• Made of stainless steel
  • Features a sturdy tripod that will fit across your kettle or
  • a hook that will fit the side of your kettle

I’ve heard hops filters reduce the utilization of hops. Is this true?


It’s a valid concern but perhaps one that is somewhat over thought but there are several things you can do to make sure you get the efficient hops utilization - and in case you didn’t know, we are talking about the IBUs that go into the hops and thus affecting the bitterness of the beer.

  • Make sure your filter sits inside the kettle quite low, say one or two inches from the bottle. This gives the hops enough surface area in which it can play. Check this before your first brew, not when it's time to add the hops!
  • Speaking of surface area, don’t overfill the hops filter. The hops needs its space, especially if you are using leaves. You don’t want them all mashed together, they should be able to float freely a bit. Hangin' and bangin' Jerry!
  • During the boil, give the hops a bit of a stir, or ‘agitate’ them if you will. Maybe use a brewing spoon for this, and remember you are dealing with hot boiling water so be careful as you usually are. 
  • When you remove the kettle filter, ensure that you let it drain completely so that anything that should go into the beer, is with the beer.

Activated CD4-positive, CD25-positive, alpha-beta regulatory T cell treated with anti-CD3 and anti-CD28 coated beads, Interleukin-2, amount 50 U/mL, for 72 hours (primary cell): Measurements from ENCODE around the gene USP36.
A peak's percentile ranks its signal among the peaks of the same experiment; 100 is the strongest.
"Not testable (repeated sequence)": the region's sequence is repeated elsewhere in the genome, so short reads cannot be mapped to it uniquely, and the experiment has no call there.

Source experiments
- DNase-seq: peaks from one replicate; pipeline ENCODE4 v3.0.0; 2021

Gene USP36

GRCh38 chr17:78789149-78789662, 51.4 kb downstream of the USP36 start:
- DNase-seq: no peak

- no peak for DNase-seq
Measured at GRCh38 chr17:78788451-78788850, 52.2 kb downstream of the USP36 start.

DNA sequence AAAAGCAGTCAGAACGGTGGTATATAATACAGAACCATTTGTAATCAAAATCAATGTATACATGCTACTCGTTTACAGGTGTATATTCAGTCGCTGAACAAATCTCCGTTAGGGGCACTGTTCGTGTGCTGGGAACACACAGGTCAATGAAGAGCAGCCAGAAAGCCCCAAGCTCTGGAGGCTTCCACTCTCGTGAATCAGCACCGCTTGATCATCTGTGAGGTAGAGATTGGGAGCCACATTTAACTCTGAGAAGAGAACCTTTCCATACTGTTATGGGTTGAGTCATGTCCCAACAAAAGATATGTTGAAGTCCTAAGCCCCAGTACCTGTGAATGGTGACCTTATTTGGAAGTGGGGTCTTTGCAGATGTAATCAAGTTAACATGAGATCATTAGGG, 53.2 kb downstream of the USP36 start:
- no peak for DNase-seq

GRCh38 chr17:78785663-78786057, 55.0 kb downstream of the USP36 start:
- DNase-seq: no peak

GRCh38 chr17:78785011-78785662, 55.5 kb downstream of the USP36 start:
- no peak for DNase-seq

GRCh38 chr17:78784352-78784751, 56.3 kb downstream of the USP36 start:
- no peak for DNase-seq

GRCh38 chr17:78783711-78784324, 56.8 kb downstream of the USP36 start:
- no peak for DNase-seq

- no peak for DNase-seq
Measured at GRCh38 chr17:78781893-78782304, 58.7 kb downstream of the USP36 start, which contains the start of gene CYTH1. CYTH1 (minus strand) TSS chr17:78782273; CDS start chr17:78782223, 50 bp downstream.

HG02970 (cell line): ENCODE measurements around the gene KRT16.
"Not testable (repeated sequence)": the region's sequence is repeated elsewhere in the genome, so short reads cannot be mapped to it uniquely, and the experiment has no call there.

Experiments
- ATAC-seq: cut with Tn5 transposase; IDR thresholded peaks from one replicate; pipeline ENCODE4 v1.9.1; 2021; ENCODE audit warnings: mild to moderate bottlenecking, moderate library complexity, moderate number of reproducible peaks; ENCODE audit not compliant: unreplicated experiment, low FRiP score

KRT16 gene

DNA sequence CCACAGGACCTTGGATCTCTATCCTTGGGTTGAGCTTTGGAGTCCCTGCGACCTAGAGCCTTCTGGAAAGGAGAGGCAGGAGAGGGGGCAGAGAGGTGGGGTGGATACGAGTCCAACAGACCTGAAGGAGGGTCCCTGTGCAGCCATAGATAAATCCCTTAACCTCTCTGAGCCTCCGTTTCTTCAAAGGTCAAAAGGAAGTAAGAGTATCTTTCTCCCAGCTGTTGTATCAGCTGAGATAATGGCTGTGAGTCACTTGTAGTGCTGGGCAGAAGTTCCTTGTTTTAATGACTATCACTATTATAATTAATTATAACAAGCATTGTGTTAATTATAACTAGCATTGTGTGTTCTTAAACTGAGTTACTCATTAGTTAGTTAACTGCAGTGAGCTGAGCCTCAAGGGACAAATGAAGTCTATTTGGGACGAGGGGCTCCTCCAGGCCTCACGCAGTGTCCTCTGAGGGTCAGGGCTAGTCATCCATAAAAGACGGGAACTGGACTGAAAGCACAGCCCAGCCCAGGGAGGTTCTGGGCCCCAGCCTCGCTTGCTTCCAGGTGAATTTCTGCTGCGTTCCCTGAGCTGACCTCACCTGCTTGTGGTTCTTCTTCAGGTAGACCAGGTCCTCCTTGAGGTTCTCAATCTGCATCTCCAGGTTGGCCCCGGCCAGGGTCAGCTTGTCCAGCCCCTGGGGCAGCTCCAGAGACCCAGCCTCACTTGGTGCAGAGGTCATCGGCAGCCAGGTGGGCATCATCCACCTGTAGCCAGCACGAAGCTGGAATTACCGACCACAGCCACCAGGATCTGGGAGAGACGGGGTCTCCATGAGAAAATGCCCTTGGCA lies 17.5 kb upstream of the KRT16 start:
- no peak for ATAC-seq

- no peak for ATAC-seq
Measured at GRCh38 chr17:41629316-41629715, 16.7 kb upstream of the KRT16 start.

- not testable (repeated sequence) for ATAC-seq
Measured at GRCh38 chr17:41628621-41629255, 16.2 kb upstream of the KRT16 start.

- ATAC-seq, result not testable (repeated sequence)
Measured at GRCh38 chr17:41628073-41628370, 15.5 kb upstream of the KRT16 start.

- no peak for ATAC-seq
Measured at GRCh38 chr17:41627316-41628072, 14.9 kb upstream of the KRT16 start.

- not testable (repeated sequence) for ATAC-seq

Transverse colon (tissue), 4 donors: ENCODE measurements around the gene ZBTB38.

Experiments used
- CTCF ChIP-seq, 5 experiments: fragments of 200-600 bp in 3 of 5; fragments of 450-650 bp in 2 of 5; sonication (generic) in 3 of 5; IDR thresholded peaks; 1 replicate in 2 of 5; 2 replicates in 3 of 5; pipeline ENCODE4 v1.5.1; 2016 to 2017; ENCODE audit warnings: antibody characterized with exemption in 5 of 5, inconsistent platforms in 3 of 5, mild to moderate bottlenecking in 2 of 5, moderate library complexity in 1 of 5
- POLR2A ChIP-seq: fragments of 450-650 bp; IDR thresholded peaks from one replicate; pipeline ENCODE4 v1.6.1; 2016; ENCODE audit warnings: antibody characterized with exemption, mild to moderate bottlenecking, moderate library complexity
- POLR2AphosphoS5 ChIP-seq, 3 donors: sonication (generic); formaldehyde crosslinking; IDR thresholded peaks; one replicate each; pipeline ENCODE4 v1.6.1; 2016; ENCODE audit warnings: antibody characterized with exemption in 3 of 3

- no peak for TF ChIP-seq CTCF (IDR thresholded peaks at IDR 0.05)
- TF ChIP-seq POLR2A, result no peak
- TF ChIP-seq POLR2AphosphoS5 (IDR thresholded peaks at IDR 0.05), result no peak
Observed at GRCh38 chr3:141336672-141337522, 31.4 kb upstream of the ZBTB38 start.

• You can always compensate by adding a little extra hops to account for any loss utilization. 
  • Some spiders have a tripod and some use a hook on the side of the kettle. Neither kind is better than the other if you follow the above way to use one.

What is the best hops filter to use?


One of the most popular kind of spiders is the 300 Micron Mesh Stainless Steel Hop Filter Strainer
Suitable for a brew bucket fermenter, you simply hang it to the side of brew kettle during the boil, easy to hang and keep stable.

This brew filter will dramatically keep hop trub from getting in your brew bucket. It's also easy to clean with a sprayer or brush. 

Made of stainless steel it is rust-proof and hot-resistant and if looked after, it will give you a long service life.


DIY  - making your own hops spider


home made hops kettle strainer



While there are plenty of really good hops spiders on Amazon, you may wish to make you own in the spirit of good keen homerbrewers every were. Given they are simple devices to make, if you follow the instructions (like in the below video tutorial) then there’s a good chance of making a handy spider.